Merkley, Wyden Press For Additional Firefighting Funds for Oregon –
Urge Senate to Supply Emergency Funds and Revamp Broken Fire Prevention, Management System
As wildfires spanning nearly 600,000 acres burn across Oregon – with lightning storms predicted for the next 48 hours – Oregon’s Senators Jeff Merkley and Ron Wyden led 10 other senators Tuesday in sending a letter to Senate leaders calling for swift passage of President Obama’s emergency supplemental funding request, which would allocate $615 million – accessible immediately – to fight wildfires. The Senators also called for a vote on the Wildfire Disaster Funding Act, a bill sponsored by Wyden and Merkley that would fix the broken system of stealing funds from fire prevention programs to fight fires that are already burning.
With persistent droughts, dry forests and new fires starting daily, the West has experienced an especially harsh fire season. Currently there are active fires burning in Oregon, Washington, Idaho, Utah, Arizona, and California. Both Oregon and Washington have declared states of emergency. The administration already estimates that this year’s funding for firefighting will fall far short of the costs.
“We cannot afford to wait another year to fix this urgent problem,” the Senators wrote in the letter. “We urge you to take up the President’s emergency funding request to deal with wildfire funding once and for all.”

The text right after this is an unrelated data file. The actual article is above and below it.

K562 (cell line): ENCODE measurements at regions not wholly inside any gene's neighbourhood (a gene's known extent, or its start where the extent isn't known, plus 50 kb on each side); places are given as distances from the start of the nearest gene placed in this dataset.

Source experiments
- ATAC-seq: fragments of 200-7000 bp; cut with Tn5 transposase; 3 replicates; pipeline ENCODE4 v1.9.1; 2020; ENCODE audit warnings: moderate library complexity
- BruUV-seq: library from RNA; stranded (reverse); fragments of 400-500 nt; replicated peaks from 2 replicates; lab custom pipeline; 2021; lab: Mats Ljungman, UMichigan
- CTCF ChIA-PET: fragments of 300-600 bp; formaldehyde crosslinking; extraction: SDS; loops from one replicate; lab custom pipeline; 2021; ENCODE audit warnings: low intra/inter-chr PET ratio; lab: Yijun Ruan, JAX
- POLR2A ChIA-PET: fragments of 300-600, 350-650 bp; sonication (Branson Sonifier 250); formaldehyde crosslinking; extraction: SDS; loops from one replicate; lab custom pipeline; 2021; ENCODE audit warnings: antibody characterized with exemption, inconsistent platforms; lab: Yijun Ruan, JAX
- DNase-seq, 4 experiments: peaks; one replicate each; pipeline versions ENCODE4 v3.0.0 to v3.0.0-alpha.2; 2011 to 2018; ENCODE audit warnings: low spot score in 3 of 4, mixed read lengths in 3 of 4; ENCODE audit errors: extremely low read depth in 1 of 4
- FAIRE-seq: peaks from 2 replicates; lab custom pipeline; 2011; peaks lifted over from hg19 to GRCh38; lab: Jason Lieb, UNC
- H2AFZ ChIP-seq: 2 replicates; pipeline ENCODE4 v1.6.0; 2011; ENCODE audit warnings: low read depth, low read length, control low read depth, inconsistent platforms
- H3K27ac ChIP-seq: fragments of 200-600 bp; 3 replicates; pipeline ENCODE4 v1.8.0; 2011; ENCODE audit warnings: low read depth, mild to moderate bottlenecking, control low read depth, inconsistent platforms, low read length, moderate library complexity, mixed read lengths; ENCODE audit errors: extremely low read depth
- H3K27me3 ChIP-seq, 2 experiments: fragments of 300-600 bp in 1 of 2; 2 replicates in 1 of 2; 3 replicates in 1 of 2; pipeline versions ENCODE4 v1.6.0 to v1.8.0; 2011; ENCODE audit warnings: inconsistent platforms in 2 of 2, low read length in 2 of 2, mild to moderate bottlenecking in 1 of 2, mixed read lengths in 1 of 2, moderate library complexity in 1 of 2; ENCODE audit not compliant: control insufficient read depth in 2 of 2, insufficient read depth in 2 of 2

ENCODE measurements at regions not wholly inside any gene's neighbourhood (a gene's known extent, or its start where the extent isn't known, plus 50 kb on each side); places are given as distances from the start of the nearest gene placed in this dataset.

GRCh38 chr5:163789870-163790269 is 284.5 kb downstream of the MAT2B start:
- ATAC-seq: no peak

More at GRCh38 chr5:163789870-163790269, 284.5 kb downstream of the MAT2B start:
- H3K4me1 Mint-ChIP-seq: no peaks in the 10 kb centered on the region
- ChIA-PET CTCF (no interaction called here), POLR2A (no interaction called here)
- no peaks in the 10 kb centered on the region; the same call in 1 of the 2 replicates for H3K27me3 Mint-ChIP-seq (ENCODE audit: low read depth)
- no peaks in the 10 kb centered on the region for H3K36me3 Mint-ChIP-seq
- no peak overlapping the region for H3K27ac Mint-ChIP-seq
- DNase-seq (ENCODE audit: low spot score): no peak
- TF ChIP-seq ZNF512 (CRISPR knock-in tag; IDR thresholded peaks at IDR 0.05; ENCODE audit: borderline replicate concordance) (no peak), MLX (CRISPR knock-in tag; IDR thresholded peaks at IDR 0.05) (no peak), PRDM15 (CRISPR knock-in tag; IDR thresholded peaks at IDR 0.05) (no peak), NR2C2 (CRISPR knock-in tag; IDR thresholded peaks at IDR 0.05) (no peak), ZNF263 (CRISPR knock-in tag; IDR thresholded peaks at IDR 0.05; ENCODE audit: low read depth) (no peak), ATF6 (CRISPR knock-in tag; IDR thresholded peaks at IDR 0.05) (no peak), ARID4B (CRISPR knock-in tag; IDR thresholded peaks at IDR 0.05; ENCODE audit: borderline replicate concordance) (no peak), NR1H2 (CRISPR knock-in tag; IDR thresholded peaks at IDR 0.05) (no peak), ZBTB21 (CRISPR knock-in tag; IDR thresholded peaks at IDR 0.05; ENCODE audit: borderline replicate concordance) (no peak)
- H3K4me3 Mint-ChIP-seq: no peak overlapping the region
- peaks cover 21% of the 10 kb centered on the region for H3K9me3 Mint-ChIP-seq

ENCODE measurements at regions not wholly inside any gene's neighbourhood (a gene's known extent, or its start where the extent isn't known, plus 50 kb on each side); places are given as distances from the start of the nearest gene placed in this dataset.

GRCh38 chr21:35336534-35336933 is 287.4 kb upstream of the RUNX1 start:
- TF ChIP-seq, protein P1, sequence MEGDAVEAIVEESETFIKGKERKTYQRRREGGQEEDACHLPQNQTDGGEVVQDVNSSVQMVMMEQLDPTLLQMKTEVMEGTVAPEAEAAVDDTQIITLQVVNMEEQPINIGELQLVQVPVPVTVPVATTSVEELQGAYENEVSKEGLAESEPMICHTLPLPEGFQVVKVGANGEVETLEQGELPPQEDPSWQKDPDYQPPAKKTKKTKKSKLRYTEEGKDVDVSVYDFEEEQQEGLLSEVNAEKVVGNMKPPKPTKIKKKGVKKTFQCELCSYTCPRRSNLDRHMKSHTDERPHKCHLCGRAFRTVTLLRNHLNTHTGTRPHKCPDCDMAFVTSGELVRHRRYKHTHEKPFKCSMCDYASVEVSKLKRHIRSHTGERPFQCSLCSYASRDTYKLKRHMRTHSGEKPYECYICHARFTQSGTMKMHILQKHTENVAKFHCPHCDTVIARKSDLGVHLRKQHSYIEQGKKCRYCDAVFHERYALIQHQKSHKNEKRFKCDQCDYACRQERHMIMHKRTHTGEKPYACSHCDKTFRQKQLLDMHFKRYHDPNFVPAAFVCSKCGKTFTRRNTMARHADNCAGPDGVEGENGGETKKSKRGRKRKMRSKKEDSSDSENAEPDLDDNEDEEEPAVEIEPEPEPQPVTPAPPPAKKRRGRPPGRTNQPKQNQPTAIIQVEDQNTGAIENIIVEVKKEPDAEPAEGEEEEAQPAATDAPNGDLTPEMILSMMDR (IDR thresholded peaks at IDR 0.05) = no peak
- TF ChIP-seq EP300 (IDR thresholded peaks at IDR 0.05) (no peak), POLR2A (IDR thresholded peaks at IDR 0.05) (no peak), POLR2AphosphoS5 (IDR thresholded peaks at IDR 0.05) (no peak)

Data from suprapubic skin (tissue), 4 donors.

The emergency supplemental funding request would grant $615 million, which would be immediately accessible for firefighting efforts in western states through the end of the year.
The cost of fighting wildfires has regularly exceeded the amount appropriated by Congress in past years. To cover this need for additional funds, money must be redirected from mitigation and prevention efforts.
To ensure that fires are treated like other natural disasters and ensure that both firefighting and prevention efforts are adequately funded, the Senators urged passage of Wyden and Merkley’s bipartisan Wildlife Disaster Funding Act, which would create a long-term solution for wildfire budgets.